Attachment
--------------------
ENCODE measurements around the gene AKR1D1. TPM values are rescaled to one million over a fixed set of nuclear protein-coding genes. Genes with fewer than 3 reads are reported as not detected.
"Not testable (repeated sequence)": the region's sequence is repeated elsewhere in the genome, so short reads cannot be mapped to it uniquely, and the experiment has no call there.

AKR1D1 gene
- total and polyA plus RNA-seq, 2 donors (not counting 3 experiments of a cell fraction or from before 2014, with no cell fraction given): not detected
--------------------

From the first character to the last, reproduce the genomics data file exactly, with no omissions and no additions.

ENCODE measurements around the gene AKR1D1. TPM values are rescaled to one million over a fixed set of nuclear protein-coding genes. Genes with fewer than 3 reads are reported as not detected.
"Not testable (repeated sequence)": the region's sequence is repeated elsewhere in the genome, so short reads cannot be mapped to it uniquely, and the experiment has no call there.

AKR1D1 gene
- total and polyA plus RNA-seq, 2 donors (not counting 3 experiments of a cell fraction or from before 2014, with no cell fraction given): not detected